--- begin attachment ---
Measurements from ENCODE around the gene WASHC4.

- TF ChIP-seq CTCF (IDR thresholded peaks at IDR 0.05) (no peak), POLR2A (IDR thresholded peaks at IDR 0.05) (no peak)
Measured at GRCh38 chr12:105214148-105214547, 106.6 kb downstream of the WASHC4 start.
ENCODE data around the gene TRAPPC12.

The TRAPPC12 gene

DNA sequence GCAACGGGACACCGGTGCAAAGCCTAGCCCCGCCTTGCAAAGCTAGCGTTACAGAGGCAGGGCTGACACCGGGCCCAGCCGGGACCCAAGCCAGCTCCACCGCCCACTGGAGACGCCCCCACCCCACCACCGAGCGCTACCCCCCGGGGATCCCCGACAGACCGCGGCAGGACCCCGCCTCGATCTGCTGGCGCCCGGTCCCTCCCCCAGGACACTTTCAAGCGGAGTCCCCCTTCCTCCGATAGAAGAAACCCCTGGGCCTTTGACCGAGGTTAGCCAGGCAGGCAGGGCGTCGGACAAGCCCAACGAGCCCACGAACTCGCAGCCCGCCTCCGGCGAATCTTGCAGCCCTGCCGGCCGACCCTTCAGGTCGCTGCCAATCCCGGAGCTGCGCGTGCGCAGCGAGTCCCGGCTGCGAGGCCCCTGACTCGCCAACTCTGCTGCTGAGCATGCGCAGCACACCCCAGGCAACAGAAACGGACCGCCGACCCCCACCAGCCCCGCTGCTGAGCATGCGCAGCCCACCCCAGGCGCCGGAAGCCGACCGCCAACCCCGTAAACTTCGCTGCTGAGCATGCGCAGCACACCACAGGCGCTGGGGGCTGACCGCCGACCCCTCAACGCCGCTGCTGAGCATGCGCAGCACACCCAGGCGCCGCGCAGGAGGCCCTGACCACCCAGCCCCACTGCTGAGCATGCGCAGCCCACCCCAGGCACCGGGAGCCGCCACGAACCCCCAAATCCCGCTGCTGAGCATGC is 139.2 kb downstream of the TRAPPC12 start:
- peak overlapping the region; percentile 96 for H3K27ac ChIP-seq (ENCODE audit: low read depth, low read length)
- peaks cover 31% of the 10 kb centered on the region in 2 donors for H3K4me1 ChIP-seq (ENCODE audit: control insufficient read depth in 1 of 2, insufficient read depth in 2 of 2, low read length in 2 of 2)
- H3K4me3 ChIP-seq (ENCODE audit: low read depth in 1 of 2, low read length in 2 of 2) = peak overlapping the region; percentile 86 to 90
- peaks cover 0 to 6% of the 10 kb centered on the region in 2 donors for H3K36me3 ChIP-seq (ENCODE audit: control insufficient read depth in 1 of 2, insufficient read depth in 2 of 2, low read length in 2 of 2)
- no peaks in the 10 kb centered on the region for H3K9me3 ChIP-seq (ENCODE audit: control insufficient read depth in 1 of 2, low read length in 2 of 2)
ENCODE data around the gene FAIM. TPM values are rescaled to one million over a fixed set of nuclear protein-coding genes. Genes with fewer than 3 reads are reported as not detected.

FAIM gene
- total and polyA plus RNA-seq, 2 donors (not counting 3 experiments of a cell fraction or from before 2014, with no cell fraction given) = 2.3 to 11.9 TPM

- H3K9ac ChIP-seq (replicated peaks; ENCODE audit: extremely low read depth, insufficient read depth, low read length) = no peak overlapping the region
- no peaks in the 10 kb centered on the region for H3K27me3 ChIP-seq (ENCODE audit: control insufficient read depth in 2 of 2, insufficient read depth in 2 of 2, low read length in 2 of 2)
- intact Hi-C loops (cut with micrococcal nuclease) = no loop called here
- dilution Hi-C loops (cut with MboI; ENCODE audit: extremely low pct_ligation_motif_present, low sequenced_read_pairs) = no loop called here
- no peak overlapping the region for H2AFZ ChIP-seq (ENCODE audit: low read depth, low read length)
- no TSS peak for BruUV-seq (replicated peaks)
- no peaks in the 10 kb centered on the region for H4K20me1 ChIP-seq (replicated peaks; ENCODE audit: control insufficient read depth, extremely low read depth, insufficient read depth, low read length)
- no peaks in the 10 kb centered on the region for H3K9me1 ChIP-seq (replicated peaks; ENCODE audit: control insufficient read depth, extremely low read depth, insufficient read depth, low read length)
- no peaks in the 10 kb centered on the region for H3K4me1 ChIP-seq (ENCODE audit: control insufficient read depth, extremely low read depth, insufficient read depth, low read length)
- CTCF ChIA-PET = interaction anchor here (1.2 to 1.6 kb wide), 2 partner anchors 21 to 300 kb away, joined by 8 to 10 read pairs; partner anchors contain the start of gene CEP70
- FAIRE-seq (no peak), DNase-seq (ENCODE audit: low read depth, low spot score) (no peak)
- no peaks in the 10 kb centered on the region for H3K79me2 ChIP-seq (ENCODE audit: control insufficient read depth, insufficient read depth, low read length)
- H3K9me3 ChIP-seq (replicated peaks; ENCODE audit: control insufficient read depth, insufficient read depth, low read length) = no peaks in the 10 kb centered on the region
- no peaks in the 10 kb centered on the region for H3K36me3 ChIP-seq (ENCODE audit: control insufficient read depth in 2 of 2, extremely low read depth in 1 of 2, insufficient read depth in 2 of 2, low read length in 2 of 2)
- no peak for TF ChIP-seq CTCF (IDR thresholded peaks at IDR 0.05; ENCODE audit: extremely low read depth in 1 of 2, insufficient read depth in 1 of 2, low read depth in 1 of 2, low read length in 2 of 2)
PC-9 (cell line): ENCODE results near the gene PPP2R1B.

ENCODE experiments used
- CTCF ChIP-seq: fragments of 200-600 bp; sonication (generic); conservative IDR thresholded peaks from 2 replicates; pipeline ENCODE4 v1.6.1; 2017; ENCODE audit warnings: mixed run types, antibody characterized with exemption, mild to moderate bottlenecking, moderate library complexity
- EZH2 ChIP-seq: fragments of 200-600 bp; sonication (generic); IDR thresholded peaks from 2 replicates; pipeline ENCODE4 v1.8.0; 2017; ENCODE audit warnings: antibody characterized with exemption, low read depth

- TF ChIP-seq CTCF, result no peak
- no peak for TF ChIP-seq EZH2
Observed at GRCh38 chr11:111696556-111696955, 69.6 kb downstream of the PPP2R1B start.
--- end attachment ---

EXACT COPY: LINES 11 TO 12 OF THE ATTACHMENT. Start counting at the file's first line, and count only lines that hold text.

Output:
- no peaks in the 10 kb centered on the region for H3K9me3 ChIP-seq (ENCODE audit: control insufficient read depth in 1 of 2, low read length in 2 of 2)
ENCODE data around the gene FAIM. TPM values are rescaled to one million over a fixed set of nuclear protein-coding genes. Genes with fewer than 3 reads are reported as not detected.